The basic hypothesis is that, while the total supply of entrepreneurs varies among societies, the productive contribution of the society's entrepreneurial activities varies much more because of their allocation between productive activities, such as innovation, and largely unproductive activities, such as rent seeking or organized crime. This allocation is heavily influenced by the relative payoffs society offers to such activities. This implies that policy can influence the allocation of entrepreneurship more effectively than it can influence its supply. Historical evidence from ancient Rome, early China, and the Middle Ages and Renaissance in Europe is used to investigate the hypotheses. Copyright 1990 by University of Chicago Press.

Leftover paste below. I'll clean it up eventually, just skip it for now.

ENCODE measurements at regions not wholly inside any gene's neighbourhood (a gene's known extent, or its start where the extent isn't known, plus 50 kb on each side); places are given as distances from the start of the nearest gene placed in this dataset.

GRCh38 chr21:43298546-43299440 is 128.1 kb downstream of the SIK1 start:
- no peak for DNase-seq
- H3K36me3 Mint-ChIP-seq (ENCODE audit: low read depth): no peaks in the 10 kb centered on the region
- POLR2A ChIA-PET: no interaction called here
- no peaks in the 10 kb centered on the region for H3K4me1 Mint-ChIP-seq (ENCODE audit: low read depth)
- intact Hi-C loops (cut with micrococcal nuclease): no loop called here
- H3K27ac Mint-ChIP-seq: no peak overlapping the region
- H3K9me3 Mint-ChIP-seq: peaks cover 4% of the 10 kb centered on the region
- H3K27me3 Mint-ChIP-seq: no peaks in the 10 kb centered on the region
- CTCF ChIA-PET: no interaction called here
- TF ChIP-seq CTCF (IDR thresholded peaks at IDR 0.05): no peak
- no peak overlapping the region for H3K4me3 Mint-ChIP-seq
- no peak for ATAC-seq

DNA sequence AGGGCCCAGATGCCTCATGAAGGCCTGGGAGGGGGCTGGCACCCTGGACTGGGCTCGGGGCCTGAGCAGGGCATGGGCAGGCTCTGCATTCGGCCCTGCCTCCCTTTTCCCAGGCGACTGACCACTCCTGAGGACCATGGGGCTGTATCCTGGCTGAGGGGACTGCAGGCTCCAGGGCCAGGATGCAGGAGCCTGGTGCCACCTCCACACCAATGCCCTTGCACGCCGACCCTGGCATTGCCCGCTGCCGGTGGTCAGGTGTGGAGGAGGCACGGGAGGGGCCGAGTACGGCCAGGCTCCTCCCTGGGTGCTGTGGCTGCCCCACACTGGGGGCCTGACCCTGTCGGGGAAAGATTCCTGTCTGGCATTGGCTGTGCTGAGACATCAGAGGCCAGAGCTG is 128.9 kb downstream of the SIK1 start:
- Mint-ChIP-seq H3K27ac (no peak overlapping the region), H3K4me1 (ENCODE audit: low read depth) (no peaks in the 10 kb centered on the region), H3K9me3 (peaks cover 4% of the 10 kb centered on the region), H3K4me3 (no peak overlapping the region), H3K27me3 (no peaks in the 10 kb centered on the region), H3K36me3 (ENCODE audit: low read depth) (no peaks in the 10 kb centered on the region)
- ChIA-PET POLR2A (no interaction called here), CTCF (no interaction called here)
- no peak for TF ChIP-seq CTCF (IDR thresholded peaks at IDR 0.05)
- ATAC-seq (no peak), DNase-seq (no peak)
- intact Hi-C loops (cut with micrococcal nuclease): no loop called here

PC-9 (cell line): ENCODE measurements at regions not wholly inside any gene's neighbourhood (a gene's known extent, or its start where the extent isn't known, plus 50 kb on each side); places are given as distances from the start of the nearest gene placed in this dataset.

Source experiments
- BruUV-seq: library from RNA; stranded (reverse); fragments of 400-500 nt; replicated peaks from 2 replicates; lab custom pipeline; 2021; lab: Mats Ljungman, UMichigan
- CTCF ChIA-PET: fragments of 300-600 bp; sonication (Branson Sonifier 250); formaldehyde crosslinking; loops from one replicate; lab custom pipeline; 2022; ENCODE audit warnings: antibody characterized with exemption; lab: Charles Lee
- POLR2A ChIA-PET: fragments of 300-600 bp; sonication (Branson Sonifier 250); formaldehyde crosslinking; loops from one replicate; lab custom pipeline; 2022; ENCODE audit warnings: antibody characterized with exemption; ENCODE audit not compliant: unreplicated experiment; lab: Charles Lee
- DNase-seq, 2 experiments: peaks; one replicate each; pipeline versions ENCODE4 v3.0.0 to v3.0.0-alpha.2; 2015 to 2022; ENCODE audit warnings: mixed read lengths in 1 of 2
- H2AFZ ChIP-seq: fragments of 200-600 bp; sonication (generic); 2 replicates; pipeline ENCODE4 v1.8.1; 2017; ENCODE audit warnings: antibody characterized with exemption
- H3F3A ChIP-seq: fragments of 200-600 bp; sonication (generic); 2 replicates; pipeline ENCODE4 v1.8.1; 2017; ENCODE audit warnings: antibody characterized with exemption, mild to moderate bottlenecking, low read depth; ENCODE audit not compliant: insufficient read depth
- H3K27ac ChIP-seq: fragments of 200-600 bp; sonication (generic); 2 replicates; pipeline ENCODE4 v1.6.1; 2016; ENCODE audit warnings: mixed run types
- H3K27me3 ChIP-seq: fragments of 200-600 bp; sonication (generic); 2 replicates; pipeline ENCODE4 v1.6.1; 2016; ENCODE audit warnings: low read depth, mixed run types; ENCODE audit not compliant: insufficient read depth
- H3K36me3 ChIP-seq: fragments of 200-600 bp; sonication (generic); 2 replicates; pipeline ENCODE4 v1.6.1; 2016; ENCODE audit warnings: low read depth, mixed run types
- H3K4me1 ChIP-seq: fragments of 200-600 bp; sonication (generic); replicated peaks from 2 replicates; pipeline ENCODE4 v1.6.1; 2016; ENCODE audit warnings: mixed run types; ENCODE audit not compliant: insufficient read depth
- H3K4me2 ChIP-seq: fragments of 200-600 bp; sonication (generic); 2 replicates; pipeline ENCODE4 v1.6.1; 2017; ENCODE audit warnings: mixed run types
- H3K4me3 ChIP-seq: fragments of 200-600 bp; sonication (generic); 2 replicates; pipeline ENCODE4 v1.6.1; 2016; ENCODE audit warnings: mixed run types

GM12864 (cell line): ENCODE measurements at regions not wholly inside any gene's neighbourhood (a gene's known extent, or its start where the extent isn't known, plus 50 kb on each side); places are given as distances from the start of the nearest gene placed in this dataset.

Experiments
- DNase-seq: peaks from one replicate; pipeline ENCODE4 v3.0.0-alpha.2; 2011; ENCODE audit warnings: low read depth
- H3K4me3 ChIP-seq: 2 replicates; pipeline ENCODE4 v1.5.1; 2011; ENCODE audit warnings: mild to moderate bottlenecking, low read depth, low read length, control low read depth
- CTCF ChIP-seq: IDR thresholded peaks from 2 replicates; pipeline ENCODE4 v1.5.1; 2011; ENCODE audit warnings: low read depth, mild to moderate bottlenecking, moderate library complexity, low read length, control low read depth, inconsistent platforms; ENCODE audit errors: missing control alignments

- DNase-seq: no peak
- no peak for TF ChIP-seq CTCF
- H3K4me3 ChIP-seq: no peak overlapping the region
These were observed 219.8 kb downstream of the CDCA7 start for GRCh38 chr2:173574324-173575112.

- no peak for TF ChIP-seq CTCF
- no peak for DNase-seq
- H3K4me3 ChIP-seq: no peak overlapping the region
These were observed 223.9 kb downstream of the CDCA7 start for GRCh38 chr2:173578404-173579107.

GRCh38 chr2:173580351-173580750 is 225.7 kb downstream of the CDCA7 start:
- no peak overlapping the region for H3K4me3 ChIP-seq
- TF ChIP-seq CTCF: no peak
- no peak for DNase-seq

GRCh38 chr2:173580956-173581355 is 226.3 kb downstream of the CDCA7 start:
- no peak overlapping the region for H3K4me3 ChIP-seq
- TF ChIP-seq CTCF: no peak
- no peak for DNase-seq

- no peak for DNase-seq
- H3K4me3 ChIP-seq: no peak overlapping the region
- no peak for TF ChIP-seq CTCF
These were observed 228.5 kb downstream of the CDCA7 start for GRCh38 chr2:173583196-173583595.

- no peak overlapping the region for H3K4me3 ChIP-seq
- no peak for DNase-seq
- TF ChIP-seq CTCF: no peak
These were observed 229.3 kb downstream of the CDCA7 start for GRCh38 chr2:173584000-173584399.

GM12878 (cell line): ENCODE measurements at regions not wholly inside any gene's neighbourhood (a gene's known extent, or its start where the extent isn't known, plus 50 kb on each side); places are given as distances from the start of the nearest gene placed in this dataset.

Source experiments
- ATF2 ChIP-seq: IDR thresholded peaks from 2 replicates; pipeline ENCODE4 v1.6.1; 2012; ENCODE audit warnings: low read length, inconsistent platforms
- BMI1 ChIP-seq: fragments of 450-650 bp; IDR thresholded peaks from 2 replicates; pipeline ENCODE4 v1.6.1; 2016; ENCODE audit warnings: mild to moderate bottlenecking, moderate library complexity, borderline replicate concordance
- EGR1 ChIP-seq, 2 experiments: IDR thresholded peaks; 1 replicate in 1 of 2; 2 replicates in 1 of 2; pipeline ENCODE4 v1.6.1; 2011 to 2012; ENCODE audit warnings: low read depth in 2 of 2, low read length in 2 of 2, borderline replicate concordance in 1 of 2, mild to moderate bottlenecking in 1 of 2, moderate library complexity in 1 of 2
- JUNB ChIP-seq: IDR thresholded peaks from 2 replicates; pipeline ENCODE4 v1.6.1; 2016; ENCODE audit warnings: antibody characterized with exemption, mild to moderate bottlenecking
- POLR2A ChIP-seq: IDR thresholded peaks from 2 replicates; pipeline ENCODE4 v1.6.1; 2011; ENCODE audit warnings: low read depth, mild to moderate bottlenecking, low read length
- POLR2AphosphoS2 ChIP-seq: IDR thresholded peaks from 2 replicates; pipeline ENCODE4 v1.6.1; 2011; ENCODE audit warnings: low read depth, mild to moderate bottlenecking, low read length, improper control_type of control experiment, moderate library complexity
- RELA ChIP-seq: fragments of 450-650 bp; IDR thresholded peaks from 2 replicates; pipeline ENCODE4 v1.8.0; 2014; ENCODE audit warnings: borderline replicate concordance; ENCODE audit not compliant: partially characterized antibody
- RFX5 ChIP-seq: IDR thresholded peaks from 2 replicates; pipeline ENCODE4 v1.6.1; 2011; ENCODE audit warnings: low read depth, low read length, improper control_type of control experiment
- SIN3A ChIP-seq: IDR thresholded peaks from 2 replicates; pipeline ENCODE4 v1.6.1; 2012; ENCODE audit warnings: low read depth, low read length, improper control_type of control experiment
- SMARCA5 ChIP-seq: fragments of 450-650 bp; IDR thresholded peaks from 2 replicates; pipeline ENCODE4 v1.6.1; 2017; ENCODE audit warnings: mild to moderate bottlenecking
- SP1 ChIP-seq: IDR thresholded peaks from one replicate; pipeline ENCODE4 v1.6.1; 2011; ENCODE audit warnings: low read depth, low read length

That is from Baumol's "Entrepreneurship: Productive, Unproductive, and Destructive" (1990). As he explains, the purpose of the article is to go beyond Schumpeter's theory of economic development. Baumol proposed the then novel argument that the institutinal arrangement (the rules of the game) explains why people use their entrepreneurial talents to different types of innovations (productive, unproductive, and destructive). He illustrates his arguments with examples from ancient Rome, medieval China, earlier middle ages, and other historical periods.